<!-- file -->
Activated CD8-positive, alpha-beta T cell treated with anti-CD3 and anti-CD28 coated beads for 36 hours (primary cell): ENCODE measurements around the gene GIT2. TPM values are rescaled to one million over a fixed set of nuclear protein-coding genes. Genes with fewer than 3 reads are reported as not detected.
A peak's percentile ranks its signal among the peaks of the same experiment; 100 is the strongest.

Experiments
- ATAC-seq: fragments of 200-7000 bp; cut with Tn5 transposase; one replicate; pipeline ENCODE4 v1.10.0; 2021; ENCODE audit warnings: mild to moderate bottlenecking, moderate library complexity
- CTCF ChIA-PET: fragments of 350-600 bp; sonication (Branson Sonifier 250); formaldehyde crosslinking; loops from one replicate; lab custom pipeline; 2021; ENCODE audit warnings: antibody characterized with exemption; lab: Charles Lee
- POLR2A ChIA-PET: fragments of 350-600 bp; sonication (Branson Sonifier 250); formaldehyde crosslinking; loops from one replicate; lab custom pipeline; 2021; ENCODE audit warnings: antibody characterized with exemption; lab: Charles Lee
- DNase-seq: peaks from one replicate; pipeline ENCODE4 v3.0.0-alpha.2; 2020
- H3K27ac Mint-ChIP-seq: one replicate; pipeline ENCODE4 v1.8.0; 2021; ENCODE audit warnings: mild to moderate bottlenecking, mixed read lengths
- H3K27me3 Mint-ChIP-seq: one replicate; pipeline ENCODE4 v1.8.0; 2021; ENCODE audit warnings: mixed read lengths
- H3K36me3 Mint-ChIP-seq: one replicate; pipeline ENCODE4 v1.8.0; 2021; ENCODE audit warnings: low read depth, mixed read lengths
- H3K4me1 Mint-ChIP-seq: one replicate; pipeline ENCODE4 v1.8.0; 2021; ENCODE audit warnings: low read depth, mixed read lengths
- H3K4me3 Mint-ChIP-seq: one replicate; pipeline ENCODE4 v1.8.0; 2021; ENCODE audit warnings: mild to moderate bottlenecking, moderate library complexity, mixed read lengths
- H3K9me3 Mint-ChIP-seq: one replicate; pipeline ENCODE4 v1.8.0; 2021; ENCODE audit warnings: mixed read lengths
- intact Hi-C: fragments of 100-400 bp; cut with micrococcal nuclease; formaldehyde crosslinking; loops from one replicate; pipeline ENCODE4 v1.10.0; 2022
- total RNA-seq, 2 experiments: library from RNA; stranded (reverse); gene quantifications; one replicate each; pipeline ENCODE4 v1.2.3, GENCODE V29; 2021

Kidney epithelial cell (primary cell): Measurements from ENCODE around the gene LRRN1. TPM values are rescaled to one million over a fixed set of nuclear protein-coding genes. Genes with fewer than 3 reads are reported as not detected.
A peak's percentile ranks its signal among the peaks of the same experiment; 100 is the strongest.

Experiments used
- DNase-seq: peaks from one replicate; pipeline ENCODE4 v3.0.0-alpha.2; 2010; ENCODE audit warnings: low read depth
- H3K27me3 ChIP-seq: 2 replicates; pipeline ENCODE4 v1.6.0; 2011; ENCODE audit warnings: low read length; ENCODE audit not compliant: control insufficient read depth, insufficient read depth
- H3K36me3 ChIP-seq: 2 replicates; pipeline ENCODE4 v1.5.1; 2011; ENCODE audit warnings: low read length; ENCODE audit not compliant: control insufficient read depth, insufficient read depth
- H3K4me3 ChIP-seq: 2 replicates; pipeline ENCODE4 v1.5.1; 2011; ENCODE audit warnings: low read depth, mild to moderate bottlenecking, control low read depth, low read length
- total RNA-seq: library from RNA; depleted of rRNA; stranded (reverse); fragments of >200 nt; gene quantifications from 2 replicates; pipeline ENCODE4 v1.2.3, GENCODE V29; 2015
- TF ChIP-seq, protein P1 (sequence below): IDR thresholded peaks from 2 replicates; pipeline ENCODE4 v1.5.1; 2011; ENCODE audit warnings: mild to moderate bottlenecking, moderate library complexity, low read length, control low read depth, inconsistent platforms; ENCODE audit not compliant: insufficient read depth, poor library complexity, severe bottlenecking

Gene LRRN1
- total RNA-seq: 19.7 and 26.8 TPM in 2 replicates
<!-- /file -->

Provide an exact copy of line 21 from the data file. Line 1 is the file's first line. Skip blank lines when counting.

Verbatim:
- H3K36me3 ChIP-seq: 2 replicates; pipeline ENCODE4 v1.5.1; 2011; ENCODE audit warnings: low read length; ENCODE audit not compliant: control insufficient read depth, insufficient read depth